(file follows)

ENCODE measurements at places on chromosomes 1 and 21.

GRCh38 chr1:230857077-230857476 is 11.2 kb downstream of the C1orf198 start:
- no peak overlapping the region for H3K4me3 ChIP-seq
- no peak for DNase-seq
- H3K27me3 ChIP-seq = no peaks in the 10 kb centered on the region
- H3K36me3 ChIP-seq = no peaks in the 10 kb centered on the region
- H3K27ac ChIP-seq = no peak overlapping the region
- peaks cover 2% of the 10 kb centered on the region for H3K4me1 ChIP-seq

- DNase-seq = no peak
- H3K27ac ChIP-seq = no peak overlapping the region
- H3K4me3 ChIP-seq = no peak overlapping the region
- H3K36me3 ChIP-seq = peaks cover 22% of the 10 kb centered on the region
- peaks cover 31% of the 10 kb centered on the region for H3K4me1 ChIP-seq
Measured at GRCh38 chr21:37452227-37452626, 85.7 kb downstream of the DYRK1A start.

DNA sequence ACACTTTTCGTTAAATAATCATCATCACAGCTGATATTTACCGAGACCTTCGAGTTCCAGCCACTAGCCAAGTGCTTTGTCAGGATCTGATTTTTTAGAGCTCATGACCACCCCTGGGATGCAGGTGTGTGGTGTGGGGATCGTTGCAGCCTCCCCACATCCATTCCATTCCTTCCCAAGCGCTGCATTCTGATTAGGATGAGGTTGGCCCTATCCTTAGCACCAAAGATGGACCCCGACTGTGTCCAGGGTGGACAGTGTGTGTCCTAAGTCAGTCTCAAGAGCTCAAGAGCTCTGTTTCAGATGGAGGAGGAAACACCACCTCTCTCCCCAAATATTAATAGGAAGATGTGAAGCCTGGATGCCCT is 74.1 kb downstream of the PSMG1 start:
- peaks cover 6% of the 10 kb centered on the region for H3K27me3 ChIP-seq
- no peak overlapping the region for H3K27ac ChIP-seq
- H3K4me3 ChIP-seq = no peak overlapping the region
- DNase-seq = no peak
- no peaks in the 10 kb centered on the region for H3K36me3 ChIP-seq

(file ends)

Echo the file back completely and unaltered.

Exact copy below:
ENCODE measurements at places on chromosomes 1 and 21.

GRCh38 chr1:230857077-230857476 is 11.2 kb downstream of the C1orf198 start:
- no peak overlapping the region for H3K4me3 ChIP-seq
- no peak for DNase-seq
- H3K27me3 ChIP-seq = no peaks in the 10 kb centered on the region
- H3K36me3 ChIP-seq = no peaks in the 10 kb centered on the region
- H3K27ac ChIP-seq = no peak overlapping the region
- peaks cover 2% of the 10 kb centered on the region for H3K4me1 ChIP-seq

- DNase-seq = no peak
- H3K27ac ChIP-seq = no peak overlapping the region
- H3K4me3 ChIP-seq = no peak overlapping the region
- H3K36me3 ChIP-seq = peaks cover 22% of the 10 kb centered on the region
- peaks cover 31% of the 10 kb centered on the region for H3K4me1 ChIP-seq
Measured at GRCh38 chr21:37452227-37452626, 85.7 kb downstream of the DYRK1A start.

DNA sequence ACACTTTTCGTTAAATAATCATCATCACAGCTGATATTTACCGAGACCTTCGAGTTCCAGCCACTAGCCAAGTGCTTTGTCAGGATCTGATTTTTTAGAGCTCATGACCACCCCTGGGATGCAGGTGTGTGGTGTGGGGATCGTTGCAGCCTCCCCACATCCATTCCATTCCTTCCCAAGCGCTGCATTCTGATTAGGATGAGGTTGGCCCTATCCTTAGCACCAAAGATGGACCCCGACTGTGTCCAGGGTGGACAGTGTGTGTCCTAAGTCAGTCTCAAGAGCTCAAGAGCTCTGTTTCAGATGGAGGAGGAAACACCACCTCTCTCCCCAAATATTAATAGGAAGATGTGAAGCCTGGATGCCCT is 74.1 kb downstream of the PSMG1 start:
- peaks cover 6% of the 10 kb centered on the region for H3K27me3 ChIP-seq
- no peak overlapping the region for H3K27ac ChIP-seq
- H3K4me3 ChIP-seq = no peak overlapping the region
- DNase-seq = no peak
- no peaks in the 10 kb centered on the region for H3K36me3 ChIP-seq